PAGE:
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February 17, 2006

Lilian Pizzichini views Gilbert and George's sonofagodpictures: Was Jesus Heterosexual? at White Cube - and finds herself transported from a self-consciously trendy Hoxton art gallery to a God-fearingly awe-inspiring Gothic cathedral

Posted by Lilian Pizzichini

sonofagodpictures: Was Jesus Heterosexual?
by Gilbert and George
White Cube Gallery
48 Hoxton Square, London
20th January - 25th February 2006
Tuesday - Saturday 10am - 6pm

Gilbert and George have been around for a long time, and they are well known for being a living sculpture. Anyone who lives in east London will know that when Gilbert and George walk up Shoreditch High Street, they're not just two elderly geezers in matching suits, one portly, one lean, out for their daily stroll, they are a performance. There is a fluid self-consciousness to their every movement that makes a trip to the local caff a work in progress. They are their art, and they've been doing it for a long time.

From Naked Shit Pictures onwards, they have established the photo-based collage on a black grid as their trademark, and bodily fluids as their notoriously recurring motifs. In their manifesto, What Our Art Means, they state:

The 20th century has been cursed with an art that cannot be understood.
They deride the obscure conceptualists in their midst. They want their art to be enjoyed by the people who watch them walking down the street. And so they have always been very clear what their art is about: sex, race and politics. Their latest exhibition, sonofagod pictures, subtitled: Was Jesus Heterosexual?, brings them bang up to date. The three unmentionables in polite society that they worked with in the last century are in the 21st century joined by religion.

Some would say, in this overheated political climate, where incitement and blasphemy laws are all the rage, that Gilbert and George are cruising for a bruising (another preoccupation of their work is street violence, especially when it's targeted at homosexuals). But now they are provoking religious communities. They could not know what would happen to the hapless Danish cartoonist when they plotted this latest affront. But they went for it anyway.

The crescent moon of Islam has become the man in the moon; they tell us in Was Jesus Heterosexual?:

God loves fucking! Enjoy
It's not just fundamentalist imams or a repressive Pope they are mocking, it's the fear of sexual desire in all its permutations that is manifest in all religions. The mottoes are unusual for these two, in being friendly and welcoming instead of challenging or acerbic. It is as though they are encouraging a kind of brotherly love, a Christian agape.

But some of these images will no doubt offend some of the people Gilbert and George would like to tempt into the gallery. If so, they are ready to take the flak. In the massive, 40-panelled title piece, they have already crucified themselves figuratively. In Give it Up there is another cheeky reference to their status as sons of god. They show themselves in the act of the laying on of hands. Strangely, it is kind of healing, as though the duo famous for their provocative work with images of faeces have mellowed into benevolent despots. It's a mellowing but they're still a bit spiky. Thank God.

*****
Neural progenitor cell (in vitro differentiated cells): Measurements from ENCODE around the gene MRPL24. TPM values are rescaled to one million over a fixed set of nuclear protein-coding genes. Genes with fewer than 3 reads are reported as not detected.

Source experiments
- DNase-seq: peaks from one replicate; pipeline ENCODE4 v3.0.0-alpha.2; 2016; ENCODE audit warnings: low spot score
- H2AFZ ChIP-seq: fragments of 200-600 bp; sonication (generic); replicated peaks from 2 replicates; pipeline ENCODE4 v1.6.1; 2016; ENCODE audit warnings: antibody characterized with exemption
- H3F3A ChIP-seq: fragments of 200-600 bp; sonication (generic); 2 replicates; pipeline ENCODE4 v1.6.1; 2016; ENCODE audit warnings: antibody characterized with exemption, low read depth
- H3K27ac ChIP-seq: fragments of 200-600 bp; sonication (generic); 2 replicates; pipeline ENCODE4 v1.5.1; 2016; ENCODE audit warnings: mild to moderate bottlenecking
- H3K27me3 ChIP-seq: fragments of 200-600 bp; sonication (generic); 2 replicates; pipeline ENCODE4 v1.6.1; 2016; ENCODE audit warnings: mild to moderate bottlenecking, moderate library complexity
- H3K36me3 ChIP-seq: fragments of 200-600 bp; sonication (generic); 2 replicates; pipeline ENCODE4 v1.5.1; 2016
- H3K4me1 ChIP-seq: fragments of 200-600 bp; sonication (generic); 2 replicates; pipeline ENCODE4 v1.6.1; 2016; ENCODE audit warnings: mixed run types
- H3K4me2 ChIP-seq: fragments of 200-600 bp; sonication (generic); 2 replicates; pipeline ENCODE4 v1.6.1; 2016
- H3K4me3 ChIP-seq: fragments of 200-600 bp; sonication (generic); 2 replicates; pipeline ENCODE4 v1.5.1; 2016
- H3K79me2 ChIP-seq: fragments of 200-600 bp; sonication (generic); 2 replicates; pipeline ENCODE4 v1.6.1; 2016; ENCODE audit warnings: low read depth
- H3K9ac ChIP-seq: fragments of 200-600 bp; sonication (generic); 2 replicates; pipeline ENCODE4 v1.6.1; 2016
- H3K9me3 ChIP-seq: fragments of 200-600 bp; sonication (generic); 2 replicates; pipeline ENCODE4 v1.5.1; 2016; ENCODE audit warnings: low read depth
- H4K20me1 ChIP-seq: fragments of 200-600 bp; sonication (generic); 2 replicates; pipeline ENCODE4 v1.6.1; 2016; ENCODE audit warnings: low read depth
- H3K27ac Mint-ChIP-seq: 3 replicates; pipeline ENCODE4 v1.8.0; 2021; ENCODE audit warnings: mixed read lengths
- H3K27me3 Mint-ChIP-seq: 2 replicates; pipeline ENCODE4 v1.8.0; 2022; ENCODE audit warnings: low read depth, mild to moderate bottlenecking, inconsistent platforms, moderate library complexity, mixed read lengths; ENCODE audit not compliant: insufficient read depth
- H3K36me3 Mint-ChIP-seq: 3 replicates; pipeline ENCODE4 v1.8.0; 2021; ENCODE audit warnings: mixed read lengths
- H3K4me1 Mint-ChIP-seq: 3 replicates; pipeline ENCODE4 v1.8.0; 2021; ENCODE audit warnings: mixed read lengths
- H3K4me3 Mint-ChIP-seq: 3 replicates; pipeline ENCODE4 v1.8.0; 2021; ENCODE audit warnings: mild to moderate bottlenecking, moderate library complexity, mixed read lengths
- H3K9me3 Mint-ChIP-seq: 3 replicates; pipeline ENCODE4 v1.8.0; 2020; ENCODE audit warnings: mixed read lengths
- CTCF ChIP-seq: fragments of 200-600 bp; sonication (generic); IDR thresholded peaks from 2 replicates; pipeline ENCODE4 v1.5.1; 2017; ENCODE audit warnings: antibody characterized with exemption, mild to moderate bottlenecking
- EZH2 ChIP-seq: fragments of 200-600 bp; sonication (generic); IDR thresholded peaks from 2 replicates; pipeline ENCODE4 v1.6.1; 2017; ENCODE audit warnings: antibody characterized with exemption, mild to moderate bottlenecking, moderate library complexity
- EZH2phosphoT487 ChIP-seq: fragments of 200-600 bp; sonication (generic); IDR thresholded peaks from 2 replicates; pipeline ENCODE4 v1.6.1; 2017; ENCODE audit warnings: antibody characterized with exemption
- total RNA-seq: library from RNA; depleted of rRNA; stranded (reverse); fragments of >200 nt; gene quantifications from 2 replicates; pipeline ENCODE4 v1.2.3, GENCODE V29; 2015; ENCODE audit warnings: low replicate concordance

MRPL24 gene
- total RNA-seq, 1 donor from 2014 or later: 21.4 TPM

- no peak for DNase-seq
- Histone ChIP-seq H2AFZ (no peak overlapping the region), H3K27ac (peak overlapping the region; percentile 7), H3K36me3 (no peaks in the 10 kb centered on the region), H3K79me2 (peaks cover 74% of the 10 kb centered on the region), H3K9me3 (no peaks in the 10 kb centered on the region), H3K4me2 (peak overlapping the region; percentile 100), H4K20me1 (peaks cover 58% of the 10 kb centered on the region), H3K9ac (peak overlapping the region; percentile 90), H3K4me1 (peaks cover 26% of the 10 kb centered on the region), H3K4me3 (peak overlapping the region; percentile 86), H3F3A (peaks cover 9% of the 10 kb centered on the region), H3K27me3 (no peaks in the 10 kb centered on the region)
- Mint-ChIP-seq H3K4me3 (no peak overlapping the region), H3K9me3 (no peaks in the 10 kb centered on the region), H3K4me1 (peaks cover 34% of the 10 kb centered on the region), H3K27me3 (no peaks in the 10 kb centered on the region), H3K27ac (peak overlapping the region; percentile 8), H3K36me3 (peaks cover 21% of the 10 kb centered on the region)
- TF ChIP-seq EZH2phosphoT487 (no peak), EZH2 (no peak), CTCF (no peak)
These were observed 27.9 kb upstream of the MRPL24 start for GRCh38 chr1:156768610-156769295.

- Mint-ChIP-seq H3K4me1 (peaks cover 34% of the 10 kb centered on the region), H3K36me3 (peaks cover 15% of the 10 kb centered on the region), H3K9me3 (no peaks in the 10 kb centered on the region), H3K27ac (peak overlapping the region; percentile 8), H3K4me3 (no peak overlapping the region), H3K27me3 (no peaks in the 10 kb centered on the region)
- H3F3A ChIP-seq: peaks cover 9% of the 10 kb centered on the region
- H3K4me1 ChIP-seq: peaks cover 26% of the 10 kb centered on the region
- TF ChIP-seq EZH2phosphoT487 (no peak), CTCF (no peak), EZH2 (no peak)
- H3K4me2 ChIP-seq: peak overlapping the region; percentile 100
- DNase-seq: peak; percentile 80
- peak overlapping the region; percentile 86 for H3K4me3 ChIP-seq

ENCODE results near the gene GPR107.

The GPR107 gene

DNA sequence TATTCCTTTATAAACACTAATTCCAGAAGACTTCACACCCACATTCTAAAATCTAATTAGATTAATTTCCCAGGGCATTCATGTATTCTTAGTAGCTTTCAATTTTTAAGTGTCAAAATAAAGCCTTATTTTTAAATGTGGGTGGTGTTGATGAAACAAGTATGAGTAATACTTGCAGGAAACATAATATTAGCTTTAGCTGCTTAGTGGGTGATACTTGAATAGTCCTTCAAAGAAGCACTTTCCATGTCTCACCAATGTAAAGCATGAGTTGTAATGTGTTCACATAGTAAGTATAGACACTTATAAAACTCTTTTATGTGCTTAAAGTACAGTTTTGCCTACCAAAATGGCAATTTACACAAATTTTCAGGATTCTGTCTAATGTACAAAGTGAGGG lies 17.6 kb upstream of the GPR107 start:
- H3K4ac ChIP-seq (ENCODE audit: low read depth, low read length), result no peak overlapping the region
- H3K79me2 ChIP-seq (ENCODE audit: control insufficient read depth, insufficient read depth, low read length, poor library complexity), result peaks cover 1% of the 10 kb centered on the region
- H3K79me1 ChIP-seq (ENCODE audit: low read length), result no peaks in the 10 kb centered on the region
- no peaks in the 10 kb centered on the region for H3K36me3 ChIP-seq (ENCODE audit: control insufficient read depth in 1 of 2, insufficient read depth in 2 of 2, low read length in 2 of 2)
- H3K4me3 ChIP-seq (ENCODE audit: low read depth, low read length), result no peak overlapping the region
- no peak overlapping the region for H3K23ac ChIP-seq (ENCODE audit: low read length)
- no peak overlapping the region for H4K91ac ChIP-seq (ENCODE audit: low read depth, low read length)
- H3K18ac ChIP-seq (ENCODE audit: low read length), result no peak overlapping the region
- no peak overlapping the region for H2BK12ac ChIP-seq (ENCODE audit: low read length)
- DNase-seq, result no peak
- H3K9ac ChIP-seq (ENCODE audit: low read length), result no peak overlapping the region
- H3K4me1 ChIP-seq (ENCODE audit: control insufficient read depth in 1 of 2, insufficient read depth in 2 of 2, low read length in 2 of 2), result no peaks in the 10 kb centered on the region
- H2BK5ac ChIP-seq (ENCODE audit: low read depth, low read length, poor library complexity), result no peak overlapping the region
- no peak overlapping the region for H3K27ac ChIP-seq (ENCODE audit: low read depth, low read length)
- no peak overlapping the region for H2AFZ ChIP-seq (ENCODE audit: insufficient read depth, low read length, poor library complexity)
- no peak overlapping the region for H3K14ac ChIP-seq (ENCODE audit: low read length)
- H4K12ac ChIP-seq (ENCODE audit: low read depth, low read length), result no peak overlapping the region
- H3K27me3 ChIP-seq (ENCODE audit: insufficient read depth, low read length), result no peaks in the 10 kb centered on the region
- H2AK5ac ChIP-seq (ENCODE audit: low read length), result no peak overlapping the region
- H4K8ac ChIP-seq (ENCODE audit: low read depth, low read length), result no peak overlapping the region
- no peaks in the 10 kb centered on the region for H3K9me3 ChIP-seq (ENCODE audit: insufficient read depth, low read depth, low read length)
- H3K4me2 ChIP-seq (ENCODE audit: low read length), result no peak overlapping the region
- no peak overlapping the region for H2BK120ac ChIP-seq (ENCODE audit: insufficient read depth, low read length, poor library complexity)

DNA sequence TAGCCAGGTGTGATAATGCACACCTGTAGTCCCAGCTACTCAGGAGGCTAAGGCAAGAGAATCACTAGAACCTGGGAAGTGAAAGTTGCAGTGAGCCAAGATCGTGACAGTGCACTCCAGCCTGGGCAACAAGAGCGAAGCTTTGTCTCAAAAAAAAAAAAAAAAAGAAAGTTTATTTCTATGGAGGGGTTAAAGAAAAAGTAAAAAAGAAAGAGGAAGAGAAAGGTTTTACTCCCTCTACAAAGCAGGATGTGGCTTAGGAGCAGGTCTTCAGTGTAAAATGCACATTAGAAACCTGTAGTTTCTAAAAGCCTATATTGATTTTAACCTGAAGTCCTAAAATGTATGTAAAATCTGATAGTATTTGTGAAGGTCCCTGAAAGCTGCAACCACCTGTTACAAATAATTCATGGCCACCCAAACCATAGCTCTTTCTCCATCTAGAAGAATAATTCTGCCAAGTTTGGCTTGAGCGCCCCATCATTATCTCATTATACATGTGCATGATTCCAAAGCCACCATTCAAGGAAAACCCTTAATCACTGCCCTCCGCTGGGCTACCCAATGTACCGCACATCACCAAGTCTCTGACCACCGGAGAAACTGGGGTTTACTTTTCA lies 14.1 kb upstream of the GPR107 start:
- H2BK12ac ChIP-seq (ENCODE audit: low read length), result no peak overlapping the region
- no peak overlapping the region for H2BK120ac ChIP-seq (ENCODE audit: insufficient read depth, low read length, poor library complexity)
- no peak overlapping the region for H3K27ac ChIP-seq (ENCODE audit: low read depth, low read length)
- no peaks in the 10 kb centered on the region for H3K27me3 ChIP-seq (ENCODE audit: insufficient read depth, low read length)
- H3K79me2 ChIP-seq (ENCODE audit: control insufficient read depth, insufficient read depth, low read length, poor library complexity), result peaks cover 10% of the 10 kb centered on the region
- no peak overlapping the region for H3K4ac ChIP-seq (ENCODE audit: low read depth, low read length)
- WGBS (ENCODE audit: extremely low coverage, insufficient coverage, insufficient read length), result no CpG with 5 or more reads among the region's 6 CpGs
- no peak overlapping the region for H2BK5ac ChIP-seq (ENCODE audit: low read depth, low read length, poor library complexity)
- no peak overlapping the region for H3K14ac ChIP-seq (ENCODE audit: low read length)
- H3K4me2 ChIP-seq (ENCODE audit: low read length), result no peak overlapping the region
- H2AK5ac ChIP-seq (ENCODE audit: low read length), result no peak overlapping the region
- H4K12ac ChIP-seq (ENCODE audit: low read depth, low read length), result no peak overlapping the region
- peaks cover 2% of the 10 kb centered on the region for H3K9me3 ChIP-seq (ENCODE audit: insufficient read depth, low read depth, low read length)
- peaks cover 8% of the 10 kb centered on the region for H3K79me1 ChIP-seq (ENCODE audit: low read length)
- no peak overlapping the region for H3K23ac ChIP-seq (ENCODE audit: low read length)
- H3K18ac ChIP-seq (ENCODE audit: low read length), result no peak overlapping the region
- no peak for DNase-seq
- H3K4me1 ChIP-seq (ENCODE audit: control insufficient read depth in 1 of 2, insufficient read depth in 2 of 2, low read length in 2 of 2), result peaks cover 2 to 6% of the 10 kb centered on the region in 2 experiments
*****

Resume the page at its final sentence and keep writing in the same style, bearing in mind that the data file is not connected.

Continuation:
Most impressive of all is the overall effect of walking into the White Cube. It is that one has been transported from a self-consciously trendy Hoxton art gallery to a God-fearingly awe-inspiring Gothic cathedral. The blazing colours of each piece - rich scarlet, royal blue, dazzling emerald and gold - replicate the stained glass of high-arched windows. The atmosphere is one of joyous acceptance of one's faith: in this case, faith in a harmonious double act masquerading as gods. There is a strange sense of peace in these works.

Mass is particularly clever. Jewel-encrusted crucifixes repeated over 12 panels invoke a riot of smells and bells. In Heterodoxy lewd imps peer out wickedly, horseshoes are inverted, wishbones cry out to be pulled, prayer medals and lucky amulets jostle for attention. The title itself states that all these icons should be given equal value. The three-legged Manxman has the same validity, or at least an equal opportunity to be ridiculed, as Christ or Egyptian pharaohs.

The subversion is there, but if this is aggressive atheism, the spectacle is akin to celebration. Christian and Islamic religions have always provided visual feasts, and that's exactly what Gilbert and George have given us.

Lilian Pizzichini's first book, Dead Men's Wages, published by Picador, won the 2002 Crime Writers Association Gold Dagger for Non-Fiction. She is currently writing a biography of the novelist Jean Rhys for Bloomsbury.


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